What is Open VPN and why should you care about that?
There are many different VPN protocols and OpenVPN is quite often considered to be one of them. But to understand correctly what OpenVPN really represents we should learn more about such terms as the "VPN protocol" itself.
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Simply put, a protocol is a set of rules that define how different devices in one network communicate with each other. For example, when we are connecting to the Internet we use the Hypertext Transfer Protocol (also known as HTTP). This protocol makes it possible to pass data from the computer to the website and vice versa. VPN protocols are special. They are made for those who want to organize secure virtual private networks that can be used inside the company to pass confidential data.
OpenVPN is also considered to be a protocol because it helps to establish similar private networks that help to secure the data passed from one device to another.
But it is more correct to call OpenVPN an open-source implementation of VPN technology with an alike piece of software that together can compose a protected tunnel for sending data from one computer to another. OpenVPN helps to diminish the risks of losing any private information (and risks are quite high especially when we talk about public networks). That's why it is always recommended to connect to VPN before login into some critical internet resources and applications (mail, banking apps, etc.).
Nowadays, OpenVPN has a reputation of being next to the most popular and secure instruments that make it possible to deploy virtual private networks (even though a new protocol called Wireguard is trying hard to take this title away).
Another reason to use OpenVPN is its cross-platform essence. The protocol supports a lot of different platforms including Linux, Windows, FreeBSD, macOS, Solaris, etc.
How does OpenVPN work
OpenVPN creates a secure tunnel between the VPN client and VPN server, so there is a protected channel to pass any data through. While using VPN, the geolocation of the IP address is changed to the geolocation of the VPN server, so your actual geolocation becomes invisible "outside". And because of such technologies cybercriminals can't access your personal data or somehow harm it while processing by the server.
Also, your ISP can't see the data. That's why it is possible to connect to a VPN in case of avoiding blocked resources (like torrent trackers or social media in some countries). Furthermore, VPN is a great solution for those who want to give access to the corporate network for remote workers or create a common virtual network for different offices in different parts of the city/country/world.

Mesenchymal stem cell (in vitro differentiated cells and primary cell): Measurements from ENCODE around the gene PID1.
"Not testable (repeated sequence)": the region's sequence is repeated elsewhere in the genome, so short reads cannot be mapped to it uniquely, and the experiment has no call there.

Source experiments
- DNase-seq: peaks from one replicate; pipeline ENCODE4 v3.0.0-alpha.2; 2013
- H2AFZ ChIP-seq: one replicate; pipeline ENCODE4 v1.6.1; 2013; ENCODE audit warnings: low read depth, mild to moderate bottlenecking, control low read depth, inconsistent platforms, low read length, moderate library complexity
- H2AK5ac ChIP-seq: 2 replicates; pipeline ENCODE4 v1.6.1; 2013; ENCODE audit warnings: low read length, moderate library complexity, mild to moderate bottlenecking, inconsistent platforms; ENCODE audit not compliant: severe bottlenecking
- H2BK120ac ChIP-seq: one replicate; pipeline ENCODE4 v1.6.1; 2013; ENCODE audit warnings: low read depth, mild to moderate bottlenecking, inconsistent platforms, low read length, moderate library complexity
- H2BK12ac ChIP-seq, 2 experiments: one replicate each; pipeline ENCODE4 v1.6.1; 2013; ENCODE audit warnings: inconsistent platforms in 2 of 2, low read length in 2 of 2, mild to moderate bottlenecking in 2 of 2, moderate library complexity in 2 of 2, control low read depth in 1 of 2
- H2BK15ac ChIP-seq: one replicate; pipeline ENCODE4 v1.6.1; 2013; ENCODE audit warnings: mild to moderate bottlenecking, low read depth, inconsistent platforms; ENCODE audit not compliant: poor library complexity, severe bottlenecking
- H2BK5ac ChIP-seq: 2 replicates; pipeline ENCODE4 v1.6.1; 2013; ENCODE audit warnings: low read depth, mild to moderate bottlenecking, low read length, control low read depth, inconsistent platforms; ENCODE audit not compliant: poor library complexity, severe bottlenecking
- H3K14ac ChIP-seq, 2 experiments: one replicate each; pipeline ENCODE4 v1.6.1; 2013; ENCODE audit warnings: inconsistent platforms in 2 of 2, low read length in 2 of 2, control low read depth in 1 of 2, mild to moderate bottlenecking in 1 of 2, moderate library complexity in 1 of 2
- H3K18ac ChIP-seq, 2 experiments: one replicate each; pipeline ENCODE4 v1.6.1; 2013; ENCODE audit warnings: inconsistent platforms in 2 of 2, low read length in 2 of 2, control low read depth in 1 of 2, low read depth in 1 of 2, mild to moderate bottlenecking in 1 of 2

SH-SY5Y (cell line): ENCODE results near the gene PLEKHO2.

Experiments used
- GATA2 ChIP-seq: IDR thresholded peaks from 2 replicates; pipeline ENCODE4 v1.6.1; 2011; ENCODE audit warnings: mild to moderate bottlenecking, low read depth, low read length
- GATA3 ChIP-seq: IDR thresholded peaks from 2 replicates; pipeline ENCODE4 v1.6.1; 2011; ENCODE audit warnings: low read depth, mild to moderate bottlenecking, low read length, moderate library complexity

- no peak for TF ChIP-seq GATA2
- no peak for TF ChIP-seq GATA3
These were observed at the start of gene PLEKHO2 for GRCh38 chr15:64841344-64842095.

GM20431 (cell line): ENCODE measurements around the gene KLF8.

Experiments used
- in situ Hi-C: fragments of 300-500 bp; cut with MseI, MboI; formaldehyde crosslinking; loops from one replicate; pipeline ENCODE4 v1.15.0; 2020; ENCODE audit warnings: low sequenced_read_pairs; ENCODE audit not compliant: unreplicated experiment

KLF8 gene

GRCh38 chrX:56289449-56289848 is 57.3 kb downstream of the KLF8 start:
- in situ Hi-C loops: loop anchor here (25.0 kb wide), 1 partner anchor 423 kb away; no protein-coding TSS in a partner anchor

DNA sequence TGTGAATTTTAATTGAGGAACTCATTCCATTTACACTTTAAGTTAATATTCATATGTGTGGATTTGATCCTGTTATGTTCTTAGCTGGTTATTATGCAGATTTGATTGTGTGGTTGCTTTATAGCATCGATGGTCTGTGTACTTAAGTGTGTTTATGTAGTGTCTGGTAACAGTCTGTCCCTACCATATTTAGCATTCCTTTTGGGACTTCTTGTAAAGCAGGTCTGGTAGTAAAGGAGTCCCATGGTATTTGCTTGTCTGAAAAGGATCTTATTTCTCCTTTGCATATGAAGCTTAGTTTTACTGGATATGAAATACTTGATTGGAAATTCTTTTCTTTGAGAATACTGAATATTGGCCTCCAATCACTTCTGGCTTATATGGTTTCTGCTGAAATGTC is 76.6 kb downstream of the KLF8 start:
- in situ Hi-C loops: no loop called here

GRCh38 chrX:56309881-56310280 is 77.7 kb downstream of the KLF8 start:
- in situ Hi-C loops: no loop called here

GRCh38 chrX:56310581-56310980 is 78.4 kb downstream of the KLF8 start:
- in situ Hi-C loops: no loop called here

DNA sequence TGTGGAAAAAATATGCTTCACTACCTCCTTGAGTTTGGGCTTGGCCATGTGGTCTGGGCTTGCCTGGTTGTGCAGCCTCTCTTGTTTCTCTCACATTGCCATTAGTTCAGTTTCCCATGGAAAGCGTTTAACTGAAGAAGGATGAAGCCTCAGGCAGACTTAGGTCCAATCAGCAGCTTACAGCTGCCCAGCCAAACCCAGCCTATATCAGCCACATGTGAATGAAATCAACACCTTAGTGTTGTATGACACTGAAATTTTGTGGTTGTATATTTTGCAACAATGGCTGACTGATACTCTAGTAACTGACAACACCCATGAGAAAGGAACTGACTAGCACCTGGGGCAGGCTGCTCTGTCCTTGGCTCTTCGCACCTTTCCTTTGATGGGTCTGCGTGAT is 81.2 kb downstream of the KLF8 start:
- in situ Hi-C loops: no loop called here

When we talk about sending data through VPN we imply that protocol UDP is used which is much more performant than traditional TCP. But if it is necessary you can switch to TCP (sometimes this variant is preferred because of the instability of UDP).
Encryption of data passed through OpenVPN is possible thanks to an open-source software library called OpenSSL. And that's great news because OpenSSL is a powerful product that is widely used across different web servers around the world that are secured via HTTPS connection (at the moment, it is the most reliable technology of this type). Using such technologies provides support to any popular encryption algorithms like AES, Chacha2, Poly1305, Triple DES, SM4, MD5, SHA-2, SHA-3, BLAKE2, Whirlpool, RSA, Diffie-Hellman, Elliptic curve, and many more.
How to start using OpenVPN?
If you want to use OpenVPN you might want to create your own VPN server by deploying a special piece of software on the virtual private server that you have already rented and used. Or you can find active VPN services that use the protocol OpenVPN. That won't be a problem for you because most of the VPN providers use this technology. OpenVPN underlies most of the VPN services you might know. It happens because there are no reasons to use anything else (yes, OpenVPN is so powerful and useful that you'd also prefer to use it instead of other protocols). OpenVPN is not only secure but also performant and does not imply any vital disadvantages.
If you wish to create your own VPN server you have to start with downloading, installing, and configuring special software. It is quite hard and will take some time. But it will be paid off by a more robust, secure, and reliable platform because you'll be the one who controls all the processes, monitors traffic, etc. Nobody will be in charge of manipulating the data in any way. And nobody will have access to the server's inners. Moreover, you'll have to create a hardware and software platform that is always available and works without any failures. To make it possible you have to consider renting a reliable and fast server with unlimited bandwidth. And it is easy to find such a server. You can rent one on Hostman.
There is an easier way to start using OpenVPN (and, to be honest, more preferable in most cases) — paying for pre-configured VPN service (there are thousands of them). If you choose this variant, the only thing you have to do is to download a special VPN application, install it on your device and log in using the credentials you used while creating an account.
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